Abiotic components or Abiotic factors are non-living chemical and physical elements of the environment that affect living organisms and the functioning of ecosystems. Abiotic factors and the phenomena associated with them underpin all biology. Abiotic components include physical conditions and non-living resources that affect living organisms in terms of growth, maintenance, and reproduction. Resources are distinguished as substances or objects in the environment required by one organism and consumed or otherwise made unavailable for use by other organisms.
Examples of Abiotic Component
The components abiotic in an ecosystem includes all the physical and chemical elements, which means non-living components. These components can be different from region to region, from ecosystem to ecosystem.
- Temperature: Temperature of the air and water affect animals, plants and humans in ecosystems. All living organisms have a tolerance level for temperature range. For example, a human being would die if he stood out in minus 50 degree temperatures for any length of time. Light exposure often affects the temperature. Areas with direct sunlight are warmer.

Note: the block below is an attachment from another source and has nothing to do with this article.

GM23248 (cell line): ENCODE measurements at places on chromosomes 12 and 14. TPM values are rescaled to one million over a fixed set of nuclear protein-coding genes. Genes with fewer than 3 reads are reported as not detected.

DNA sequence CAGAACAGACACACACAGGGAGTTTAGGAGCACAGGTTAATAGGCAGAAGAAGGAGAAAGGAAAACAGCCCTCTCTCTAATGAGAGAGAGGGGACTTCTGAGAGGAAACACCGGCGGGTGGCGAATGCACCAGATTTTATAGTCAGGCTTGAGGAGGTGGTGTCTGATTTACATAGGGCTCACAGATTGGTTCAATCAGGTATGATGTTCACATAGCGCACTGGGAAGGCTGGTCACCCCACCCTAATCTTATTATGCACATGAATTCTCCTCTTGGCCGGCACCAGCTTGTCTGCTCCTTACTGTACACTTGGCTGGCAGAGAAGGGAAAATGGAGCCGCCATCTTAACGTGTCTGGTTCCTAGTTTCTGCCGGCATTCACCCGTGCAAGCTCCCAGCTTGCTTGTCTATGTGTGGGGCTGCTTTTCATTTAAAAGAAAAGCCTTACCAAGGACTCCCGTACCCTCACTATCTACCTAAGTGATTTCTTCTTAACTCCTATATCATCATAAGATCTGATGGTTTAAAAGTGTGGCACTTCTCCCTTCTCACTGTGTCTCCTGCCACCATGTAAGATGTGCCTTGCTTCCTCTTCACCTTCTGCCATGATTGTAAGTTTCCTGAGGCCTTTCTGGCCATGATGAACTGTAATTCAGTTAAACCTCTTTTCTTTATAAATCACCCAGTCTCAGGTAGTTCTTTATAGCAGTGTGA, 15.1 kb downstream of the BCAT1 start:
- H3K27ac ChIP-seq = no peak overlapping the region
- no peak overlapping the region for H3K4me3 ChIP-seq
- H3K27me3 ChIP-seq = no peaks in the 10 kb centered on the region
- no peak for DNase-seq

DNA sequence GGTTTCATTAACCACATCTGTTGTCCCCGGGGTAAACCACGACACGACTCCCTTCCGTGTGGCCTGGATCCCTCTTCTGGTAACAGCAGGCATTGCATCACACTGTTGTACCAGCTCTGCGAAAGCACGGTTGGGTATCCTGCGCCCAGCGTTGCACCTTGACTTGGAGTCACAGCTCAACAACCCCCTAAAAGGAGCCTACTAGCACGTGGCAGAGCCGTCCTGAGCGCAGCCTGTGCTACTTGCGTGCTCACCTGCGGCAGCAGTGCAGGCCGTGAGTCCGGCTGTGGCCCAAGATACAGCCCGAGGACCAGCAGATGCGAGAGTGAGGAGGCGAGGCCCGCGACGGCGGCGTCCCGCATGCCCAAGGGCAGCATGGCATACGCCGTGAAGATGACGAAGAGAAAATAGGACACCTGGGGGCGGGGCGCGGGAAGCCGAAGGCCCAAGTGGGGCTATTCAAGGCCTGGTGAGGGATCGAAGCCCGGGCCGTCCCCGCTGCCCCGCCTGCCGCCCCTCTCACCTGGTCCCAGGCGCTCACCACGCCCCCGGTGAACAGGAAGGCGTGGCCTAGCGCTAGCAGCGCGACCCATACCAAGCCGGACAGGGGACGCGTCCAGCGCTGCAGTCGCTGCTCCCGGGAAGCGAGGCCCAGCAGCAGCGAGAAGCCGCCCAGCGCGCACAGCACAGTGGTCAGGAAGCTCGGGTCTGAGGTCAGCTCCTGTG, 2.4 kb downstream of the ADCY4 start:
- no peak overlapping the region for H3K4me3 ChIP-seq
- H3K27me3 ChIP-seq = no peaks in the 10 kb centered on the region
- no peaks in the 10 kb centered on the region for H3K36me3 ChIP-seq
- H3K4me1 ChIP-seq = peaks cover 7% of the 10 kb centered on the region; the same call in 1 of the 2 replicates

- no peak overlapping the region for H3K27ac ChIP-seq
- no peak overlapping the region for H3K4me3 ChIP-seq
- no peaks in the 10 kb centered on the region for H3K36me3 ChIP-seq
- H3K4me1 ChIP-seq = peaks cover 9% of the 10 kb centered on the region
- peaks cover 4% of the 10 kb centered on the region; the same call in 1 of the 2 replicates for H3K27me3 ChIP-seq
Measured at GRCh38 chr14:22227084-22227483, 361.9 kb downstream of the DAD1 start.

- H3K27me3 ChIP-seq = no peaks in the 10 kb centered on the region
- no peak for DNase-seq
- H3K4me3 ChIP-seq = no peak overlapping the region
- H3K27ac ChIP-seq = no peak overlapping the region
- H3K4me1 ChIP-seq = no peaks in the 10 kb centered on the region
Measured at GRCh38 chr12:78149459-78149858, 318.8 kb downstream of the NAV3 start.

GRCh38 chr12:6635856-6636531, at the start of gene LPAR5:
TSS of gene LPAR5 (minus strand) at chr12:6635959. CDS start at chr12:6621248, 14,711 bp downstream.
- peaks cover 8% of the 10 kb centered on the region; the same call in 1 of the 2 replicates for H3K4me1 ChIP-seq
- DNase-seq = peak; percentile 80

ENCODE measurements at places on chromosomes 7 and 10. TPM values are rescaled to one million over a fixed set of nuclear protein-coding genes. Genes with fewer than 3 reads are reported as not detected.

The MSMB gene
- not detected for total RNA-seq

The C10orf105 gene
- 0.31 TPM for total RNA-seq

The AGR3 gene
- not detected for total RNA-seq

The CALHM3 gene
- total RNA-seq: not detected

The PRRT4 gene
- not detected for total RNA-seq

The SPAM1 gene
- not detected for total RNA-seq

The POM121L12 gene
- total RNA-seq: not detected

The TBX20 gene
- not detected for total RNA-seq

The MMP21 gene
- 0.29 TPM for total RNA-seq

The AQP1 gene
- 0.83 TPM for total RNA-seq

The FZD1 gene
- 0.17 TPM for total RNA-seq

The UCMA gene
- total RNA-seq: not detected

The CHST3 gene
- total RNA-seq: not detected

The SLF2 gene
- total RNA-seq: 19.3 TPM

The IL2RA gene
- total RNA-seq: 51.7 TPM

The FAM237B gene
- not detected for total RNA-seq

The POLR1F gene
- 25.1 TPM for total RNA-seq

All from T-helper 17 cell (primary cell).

- Water: All living organism needs some water intake. Water covers 70 percent of the earth’s surface and falls as rain or snow over land. In an environment with little water, only organisms requiring a small percentage of water can survive. Other animals thrive in conditions with large amounts of water, such as marine animals and plants in oceans. Water is essential to survival, but every organism needs a different amount of water.
- Sunlight: The sun is constantly giving off radiation. The sun’s radiation is energy in the form of light. We commonly call this sunlight. The sun light useful to photosynthesis and other genetic process.